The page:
We report on a 53-year-old man with a history of heart failure due to alcoholic dilated cardiomyopathy with severely depressed systolic left ventricular (LV) function. Initial LV ejection fraction was ~20% (Simpson’s biplane method, Loops 1 and 2). At the time of diagnosis his clinical status was New York Heart Association (NYHA) III-IV and he had left bundle branch block. Cardiac resynchronisation therapy (CRT) was initiated after ramipril, bisoprolol and spironolactone had been established for >6 months, intermittent use of loop diuretics was necessary.
The patient did not respond sufficiently to optimal treatment including CRT despite adequate LV lead position (echocardiogram, Figure 1, Loops 3 and 4). Cardiac contractility modulation (CCM) therapy was initialised by implantation of an Optimizer IV system™ (Impulse Dynamics, Loops 7 and 8, Figure 2). Over a period of 16 months, NYHA class as well as systolic LV function normalised (Figure 1, Loops 5 and 6). Settings for CCM were 30 ms after ventricular sensing, biphasic current of 7.5 V amplitude and 21 ms duration. Of note, the patient continued alcohol abuse.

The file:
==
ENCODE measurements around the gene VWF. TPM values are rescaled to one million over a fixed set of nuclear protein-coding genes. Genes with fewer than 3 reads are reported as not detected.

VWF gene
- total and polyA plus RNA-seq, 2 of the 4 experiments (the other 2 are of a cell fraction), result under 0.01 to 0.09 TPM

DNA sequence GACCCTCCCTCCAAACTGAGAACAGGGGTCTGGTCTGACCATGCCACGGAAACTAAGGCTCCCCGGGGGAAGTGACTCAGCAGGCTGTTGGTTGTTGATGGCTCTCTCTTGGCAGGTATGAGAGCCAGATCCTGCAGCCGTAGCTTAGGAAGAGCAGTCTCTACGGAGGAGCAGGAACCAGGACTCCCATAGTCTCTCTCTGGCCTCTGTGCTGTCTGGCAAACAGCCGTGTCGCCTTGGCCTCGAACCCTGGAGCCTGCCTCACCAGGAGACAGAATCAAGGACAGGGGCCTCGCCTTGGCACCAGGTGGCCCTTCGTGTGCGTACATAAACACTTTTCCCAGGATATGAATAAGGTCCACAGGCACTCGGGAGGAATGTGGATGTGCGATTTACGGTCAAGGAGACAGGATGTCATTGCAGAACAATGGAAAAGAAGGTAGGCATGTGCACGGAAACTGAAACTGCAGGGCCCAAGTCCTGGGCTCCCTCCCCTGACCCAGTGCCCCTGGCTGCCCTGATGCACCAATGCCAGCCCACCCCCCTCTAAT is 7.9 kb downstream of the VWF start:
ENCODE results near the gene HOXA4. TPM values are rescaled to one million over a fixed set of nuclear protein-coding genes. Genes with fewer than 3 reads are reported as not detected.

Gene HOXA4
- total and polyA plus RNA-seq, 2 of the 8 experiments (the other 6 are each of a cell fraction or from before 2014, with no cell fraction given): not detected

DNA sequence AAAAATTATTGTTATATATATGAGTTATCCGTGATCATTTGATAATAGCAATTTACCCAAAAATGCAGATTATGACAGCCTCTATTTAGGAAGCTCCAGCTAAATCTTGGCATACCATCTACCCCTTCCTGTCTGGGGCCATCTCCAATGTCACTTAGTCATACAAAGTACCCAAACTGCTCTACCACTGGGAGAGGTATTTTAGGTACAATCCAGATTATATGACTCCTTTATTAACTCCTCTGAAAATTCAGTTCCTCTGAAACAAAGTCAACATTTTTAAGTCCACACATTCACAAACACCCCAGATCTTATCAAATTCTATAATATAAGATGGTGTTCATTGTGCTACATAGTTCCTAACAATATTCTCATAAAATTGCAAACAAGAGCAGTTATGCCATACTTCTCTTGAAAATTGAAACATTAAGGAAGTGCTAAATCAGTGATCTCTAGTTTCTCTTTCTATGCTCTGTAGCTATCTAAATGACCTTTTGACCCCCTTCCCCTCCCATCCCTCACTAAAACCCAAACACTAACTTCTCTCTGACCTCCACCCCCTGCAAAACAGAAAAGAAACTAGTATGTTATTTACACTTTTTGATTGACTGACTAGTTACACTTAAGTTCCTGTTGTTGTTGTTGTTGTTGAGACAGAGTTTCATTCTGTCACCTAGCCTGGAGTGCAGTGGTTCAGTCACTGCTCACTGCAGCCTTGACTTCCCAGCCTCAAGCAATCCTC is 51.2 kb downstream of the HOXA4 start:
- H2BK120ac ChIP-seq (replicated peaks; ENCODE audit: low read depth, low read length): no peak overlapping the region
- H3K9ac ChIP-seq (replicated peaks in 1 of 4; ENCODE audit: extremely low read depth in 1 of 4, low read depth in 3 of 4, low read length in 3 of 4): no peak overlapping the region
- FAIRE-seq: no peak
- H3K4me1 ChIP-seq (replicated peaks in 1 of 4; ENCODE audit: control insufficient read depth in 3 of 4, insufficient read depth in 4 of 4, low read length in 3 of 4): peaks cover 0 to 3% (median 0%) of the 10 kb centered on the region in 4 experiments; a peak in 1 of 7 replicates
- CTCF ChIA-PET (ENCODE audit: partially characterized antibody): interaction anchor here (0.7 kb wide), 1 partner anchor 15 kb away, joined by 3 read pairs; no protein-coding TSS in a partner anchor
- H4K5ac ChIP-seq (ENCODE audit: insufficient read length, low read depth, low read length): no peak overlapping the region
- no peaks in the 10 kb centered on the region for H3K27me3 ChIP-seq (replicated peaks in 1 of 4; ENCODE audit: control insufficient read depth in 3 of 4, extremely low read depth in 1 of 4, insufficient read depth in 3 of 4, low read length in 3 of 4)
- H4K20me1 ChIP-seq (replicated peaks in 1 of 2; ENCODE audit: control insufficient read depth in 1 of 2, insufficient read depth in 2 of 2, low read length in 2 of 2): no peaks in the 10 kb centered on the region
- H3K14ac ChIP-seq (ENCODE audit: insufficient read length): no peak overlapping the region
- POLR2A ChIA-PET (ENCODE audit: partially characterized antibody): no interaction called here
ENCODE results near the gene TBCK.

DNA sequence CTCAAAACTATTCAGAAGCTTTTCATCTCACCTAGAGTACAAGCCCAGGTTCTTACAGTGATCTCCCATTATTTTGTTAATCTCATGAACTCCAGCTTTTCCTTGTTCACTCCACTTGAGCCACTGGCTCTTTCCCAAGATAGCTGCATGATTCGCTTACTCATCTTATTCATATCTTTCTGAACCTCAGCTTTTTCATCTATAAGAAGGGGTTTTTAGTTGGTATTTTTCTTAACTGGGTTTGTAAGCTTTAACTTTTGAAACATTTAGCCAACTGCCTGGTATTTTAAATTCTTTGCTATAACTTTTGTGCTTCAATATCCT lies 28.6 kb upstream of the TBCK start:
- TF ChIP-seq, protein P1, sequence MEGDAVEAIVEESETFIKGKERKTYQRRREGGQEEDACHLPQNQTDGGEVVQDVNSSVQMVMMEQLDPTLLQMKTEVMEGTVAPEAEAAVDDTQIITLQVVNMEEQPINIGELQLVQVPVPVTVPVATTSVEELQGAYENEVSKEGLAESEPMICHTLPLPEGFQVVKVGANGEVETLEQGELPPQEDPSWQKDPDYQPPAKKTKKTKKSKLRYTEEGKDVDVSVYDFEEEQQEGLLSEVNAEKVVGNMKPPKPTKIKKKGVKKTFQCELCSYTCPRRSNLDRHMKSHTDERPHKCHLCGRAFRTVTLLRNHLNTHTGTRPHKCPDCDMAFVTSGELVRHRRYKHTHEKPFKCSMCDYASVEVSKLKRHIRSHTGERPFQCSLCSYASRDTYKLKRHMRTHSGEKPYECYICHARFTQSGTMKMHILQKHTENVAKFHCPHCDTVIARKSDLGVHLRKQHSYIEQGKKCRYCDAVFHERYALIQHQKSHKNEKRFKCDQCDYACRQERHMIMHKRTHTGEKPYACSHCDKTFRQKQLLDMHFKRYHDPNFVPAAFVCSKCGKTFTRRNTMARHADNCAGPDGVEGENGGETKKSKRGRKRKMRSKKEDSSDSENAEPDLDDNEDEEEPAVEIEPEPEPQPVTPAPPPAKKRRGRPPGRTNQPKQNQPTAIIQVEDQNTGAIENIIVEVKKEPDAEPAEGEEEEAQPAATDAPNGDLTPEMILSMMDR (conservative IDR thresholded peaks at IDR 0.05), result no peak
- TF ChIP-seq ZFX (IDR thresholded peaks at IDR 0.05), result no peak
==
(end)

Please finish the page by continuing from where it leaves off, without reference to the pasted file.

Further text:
CCM pacing utilises electrical currents to enhance myocardial contractility in heart failure patients. Relatively high (5–7.5 V) voltage impulses are delivered during the absolute ventricular refractory period, after sensing ventricular depolarisation. These currents do not stimulate local ventricular depolarisation, rather they modulate the calcium flux into the myocyte.1 Modulating this calcium flux affects action potential, peak intracellular calcium, increases sarcoplasmic reticulum calcium partly due to influencing phospholamban phosphorylation and altered gene expression.1 These cellular changes may lead to local and remote reverse remodelling.1
The largest prospective randomised trial2 in heart failure patients (NYHA III-IV) with reduced LV ejection fraction (<35%) treated with CCM demonstrated improved quality of life and improved peak VO2 as a measure for exercise tolerance but failed to meet its primary endpoint (change in anaerobic threshold).
Long-term follow-up (>1 year) from prospective randomised trials is lacking for patients treated with CCM. Our case demonstrates improvement in LV function with CCM after 16 months in a patient with insufficient response to CRT. CCM treatment of CRT nonresponders has been described in a series of patients.3 However, previous trials excluded patients with wide QRS or CRT, there is no randomised trial in patients with CRT. This case suggests positive long-term effects of CCM therapy on top of standard therapy for heart failure patients with reduced LV ejection fraction not responsive to CRT.